[aprssig] MGATES for IS-Mobiles

lawrence labranche capdiamont at yahoo.com
Tue Dec 27 20:14:46 EST 2011

I'm sorry but your missing the point. People are wanting to communicate to those who are on RF. I have no idea which hams are in an area to communicate with unless they beacon, or I hear them by voice. While I and my father in law have our radios, it will be a while before we can afford her a ham radio. a $25 or $50 job won't have APRS on it. If I can't see her beacon, I have no way of knowing if my message will make it to her. If I see a beacon, I know I have a good chance of making it. Cell phones and Wifi, etc all use transceivers. In this day and age, most people have cell phones, and a good deal of those have smart phones which can add to a ham's toolbox. Nobody is forcing anybody to do anything. Instead is a discussion of furthering the natural experimentation of our  tools and capabilities

 to achieve a better end. If we do not experiment, we will never achieve anything greater.


 From: Pete Loveall AE5PL Lists <hamlists at ametx.com>
To: TAPR APRS Mailing List <aprssig at tapr.org> 
Sent: Tuesday, December 27, 2011 3:52 PM
Subject: Re: [aprssig] MGATES for IS-Mobiles

My attitude is that amateur radio is amateur radio, not Internet networks.  Yes, amateur radio can use the Internet for transport but using the Internet by itself is, by definition, NOT amateur radio.  Amateur radio is a licensed service defined by international agreement to be the licensed use of a certain spectrum of frequencies to communicate with other amateur radio operators, only.  I work with more technology than you probably ever dreamed of but I also understand that amateur radio is a licensed service that is defined only with regards to using RF.  I am not against you using your smartphone to communicate with another licensed amateur via amateur radio frequencies.  I am against the mistaken belief that just because you decided to buy a cell phone that can send its location to the Internet instead of a dumber phone and an amateur radio transceiver that automatically makes it mandatory your packets will be sent to amateur radio RF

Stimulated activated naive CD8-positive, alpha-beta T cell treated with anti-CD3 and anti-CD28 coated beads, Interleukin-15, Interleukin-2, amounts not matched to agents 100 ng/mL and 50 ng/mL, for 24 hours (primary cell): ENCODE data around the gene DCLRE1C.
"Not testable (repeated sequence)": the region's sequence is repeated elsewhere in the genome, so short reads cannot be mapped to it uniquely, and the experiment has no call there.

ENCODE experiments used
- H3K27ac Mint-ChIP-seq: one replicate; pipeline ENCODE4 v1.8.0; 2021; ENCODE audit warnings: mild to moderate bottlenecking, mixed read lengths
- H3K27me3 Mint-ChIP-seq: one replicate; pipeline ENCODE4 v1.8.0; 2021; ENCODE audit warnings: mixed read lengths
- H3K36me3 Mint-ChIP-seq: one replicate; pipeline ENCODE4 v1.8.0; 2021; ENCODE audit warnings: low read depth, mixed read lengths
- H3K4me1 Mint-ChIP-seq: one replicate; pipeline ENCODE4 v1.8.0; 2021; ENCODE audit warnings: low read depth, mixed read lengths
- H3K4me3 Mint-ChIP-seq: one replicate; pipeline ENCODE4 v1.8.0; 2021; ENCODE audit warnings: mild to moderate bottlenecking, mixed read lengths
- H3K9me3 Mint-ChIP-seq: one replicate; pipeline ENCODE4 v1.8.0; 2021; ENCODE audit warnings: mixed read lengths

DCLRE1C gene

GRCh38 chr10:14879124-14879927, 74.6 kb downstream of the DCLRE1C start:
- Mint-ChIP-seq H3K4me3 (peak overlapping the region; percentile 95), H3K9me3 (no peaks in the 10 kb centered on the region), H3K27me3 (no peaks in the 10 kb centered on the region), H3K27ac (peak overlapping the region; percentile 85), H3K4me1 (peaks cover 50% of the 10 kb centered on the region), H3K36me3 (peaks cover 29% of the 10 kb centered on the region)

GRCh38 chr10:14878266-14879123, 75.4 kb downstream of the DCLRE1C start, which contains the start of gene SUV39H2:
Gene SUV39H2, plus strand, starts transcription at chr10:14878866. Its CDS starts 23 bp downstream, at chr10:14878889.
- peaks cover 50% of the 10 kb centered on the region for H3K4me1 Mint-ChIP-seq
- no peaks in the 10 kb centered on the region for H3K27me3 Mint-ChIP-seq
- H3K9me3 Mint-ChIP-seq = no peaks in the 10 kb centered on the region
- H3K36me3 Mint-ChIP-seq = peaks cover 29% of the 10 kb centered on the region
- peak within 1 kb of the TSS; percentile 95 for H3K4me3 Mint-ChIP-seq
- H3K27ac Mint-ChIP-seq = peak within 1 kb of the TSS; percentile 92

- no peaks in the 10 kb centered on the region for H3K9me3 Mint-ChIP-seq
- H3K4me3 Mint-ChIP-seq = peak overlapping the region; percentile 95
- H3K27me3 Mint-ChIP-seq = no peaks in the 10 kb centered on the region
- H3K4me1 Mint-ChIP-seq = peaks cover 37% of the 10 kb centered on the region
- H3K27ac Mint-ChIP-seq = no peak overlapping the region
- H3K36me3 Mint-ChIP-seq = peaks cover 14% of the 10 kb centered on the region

frequencies by other hams' radios.  That is a very mistaken belief and has NOTHING to do with technology.  If someone is driven away from amateur radio because they find out they need a radio to communicate, so be it.  That is what amateur radio is.  If you find that attitude mean spirited, then you obviously are very misinformed on what that license you hold (I assume you are a licensed amateur) means.

Off soapbox.  You folks have fun trying to break APRS-IS.  It isn't hard and once you do, you will find that the world-wide network disappears as the amateur radio operators who run it get tired of being told by others how they must give away their bandwidth and resources to please a few folks that don't think amateur radio involves actually communicating on RF.


Pete Loveall AE5PL
pete at ae5pl dot net

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